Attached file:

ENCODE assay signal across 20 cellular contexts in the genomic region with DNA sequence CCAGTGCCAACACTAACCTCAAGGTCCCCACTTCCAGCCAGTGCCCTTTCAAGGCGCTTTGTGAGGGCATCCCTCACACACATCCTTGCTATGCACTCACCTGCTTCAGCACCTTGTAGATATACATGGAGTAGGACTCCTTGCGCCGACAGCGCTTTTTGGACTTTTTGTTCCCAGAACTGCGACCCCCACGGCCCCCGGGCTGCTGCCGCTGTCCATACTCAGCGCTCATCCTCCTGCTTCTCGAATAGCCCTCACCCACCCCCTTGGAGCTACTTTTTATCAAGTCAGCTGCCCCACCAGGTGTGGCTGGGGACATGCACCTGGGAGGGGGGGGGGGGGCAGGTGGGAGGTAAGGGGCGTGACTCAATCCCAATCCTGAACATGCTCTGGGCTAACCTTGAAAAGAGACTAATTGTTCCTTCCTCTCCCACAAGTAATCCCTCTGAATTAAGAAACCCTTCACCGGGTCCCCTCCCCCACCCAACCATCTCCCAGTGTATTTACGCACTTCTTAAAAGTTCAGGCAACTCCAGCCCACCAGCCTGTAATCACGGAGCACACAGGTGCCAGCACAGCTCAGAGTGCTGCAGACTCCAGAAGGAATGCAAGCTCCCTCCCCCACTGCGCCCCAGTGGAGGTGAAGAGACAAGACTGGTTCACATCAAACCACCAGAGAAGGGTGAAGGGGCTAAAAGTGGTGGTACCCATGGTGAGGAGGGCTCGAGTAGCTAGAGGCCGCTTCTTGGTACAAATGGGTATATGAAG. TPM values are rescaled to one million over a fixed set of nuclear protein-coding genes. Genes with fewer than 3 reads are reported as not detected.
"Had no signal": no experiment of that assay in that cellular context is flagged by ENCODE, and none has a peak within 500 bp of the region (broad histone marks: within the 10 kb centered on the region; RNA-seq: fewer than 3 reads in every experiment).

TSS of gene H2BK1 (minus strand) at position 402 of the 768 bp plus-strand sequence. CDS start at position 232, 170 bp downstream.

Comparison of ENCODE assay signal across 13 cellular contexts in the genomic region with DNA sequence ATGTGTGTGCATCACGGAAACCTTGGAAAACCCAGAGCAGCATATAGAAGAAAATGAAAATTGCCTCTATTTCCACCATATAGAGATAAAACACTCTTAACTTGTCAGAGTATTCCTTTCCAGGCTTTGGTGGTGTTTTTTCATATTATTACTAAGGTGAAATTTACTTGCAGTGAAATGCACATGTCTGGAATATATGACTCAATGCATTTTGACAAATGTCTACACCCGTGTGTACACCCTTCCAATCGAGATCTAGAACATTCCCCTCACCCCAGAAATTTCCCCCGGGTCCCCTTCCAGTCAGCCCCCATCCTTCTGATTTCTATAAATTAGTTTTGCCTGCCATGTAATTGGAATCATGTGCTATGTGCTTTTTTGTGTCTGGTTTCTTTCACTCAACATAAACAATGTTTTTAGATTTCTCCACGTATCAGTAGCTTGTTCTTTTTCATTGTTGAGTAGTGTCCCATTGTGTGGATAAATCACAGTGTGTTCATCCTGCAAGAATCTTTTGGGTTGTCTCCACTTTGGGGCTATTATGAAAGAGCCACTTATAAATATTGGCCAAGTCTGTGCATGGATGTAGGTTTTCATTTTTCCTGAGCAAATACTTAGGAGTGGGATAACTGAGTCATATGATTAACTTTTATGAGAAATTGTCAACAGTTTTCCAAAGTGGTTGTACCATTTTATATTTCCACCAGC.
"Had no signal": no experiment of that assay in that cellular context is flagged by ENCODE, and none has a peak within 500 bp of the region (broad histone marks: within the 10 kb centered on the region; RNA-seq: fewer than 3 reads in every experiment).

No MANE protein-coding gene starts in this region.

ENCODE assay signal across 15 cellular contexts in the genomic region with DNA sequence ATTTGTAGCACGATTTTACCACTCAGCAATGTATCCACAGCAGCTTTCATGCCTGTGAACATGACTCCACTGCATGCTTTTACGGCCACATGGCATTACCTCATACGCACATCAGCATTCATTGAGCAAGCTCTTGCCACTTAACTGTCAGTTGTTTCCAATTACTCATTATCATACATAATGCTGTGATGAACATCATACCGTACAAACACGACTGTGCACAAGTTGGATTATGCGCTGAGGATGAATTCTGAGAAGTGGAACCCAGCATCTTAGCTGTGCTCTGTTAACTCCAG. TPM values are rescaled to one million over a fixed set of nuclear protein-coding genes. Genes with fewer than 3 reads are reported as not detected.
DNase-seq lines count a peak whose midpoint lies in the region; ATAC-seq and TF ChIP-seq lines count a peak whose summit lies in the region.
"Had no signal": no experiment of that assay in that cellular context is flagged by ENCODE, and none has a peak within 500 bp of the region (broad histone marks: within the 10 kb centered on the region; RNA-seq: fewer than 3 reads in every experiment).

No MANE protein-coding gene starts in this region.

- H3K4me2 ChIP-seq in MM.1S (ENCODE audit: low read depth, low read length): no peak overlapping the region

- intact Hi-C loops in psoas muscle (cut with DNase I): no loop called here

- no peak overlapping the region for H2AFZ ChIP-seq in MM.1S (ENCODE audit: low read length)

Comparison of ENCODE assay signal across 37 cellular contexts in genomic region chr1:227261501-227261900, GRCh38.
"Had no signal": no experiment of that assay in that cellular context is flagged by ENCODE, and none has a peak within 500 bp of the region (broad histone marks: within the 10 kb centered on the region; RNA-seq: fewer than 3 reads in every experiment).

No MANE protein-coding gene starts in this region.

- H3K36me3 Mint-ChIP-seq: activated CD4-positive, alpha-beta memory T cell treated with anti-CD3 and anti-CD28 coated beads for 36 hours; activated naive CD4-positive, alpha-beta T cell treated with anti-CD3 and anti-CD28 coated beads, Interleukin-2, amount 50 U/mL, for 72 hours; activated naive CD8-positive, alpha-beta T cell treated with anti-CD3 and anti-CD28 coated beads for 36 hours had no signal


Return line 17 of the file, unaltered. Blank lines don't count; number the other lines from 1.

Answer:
- H3K36me3 Mint-ChIP-seq: activated CD4-positive, alpha-beta memory T cell treated with anti-CD3 and anti-CD28 coated beads for 36 hours; activated naive CD4-positive, alpha-beta T cell treated with anti-CD3 and anti-CD28 coated beads, Interleukin-2, amount 50 U/mL, for 72 hours; activated naive CD8-positive, alpha-beta T cell treated with anti-CD3 and anti-CD28 coated beads for 36 hours had no signal